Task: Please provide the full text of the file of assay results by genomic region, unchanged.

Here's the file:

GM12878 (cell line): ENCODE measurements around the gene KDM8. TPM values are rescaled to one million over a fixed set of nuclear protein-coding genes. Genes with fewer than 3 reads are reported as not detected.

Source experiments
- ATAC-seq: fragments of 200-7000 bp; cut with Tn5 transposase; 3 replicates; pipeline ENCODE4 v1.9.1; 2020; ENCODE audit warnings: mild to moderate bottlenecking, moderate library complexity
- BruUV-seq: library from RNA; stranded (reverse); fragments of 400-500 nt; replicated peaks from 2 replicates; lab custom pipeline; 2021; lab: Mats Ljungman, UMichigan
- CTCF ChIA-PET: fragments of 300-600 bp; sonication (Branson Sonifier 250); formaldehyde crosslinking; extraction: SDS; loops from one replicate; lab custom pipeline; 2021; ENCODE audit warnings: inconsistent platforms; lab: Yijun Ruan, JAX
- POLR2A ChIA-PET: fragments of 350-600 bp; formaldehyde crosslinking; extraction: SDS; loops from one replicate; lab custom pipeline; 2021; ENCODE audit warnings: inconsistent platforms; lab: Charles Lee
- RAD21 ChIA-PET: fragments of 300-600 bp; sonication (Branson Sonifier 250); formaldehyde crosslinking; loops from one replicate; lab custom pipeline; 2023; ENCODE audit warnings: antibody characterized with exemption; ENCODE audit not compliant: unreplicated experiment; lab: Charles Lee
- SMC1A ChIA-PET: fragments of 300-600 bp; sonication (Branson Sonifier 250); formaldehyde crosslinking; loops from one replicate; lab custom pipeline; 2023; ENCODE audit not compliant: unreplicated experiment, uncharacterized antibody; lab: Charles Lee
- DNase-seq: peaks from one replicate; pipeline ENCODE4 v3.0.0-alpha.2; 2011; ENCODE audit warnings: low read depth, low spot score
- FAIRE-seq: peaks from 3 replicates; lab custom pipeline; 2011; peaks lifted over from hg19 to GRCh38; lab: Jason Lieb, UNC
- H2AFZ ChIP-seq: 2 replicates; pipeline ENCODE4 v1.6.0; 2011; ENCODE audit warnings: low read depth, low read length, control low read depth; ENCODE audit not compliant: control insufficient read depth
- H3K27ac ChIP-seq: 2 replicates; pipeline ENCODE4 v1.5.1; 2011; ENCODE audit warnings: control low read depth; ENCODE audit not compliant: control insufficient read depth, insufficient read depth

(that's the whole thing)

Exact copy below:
GM12878 (cell line): ENCODE measurements around the gene KDM8. TPM values are rescaled to one million over a fixed set of nuclear protein-coding genes. Genes with fewer than 3 reads are reported as not detected.

Source experiments
- ATAC-seq: fragments of 200-7000 bp; cut with Tn5 transposase; 3 replicates; pipeline ENCODE4 v1.9.1; 2020; ENCODE audit warnings: mild to moderate bottlenecking, moderate library complexity
- BruUV-seq: library from RNA; stranded (reverse); fragments of 400-500 nt; replicated peaks from 2 replicates; lab custom pipeline; 2021; lab: Mats Ljungman, UMichigan
- CTCF ChIA-PET: fragments of 300-600 bp; sonication (Branson Sonifier 250); formaldehyde crosslinking; extraction: SDS; loops from one replicate; lab custom pipeline; 2021; ENCODE audit warnings: inconsistent platforms; lab: Yijun Ruan, JAX
- POLR2A ChIA-PET: fragments of 350-600 bp; formaldehyde crosslinking; extraction: SDS; loops from one replicate; lab custom pipeline; 2021; ENCODE audit warnings: inconsistent platforms; lab: Charles Lee
- RAD21 ChIA-PET: fragments of 300-600 bp; sonication (Branson Sonifier 250); formaldehyde crosslinking; loops from one replicate; lab custom pipeline; 2023; ENCODE audit warnings: antibody characterized with exemption; ENCODE audit not compliant: unreplicated experiment; lab: Charles Lee
- SMC1A ChIA-PET: fragments of 300-600 bp; sonication (Branson Sonifier 250); formaldehyde crosslinking; loops from one replicate; lab custom pipeline; 2023; ENCODE audit not compliant: unreplicated experiment, uncharacterized antibody; lab: Charles Lee
- DNase-seq: peaks from one replicate; pipeline ENCODE4 v3.0.0-alpha.2; 2011; ENCODE audit warnings: low read depth, low spot score
- FAIRE-seq: peaks from 3 replicates; lab custom pipeline; 2011; peaks lifted over from hg19 to GRCh38; lab: Jason Lieb, UNC
- H2AFZ ChIP-seq: 2 replicates; pipeline ENCODE4 v1.6.0; 2011; ENCODE audit warnings: low read depth, low read length, control low read depth; ENCODE audit not compliant: control insufficient read depth
- H3K27ac ChIP-seq: 2 replicates; pipeline ENCODE4 v1.5.1; 2011; ENCODE audit warnings: control low read depth; ENCODE audit not compliant: control insufficient read depth, insufficient read depth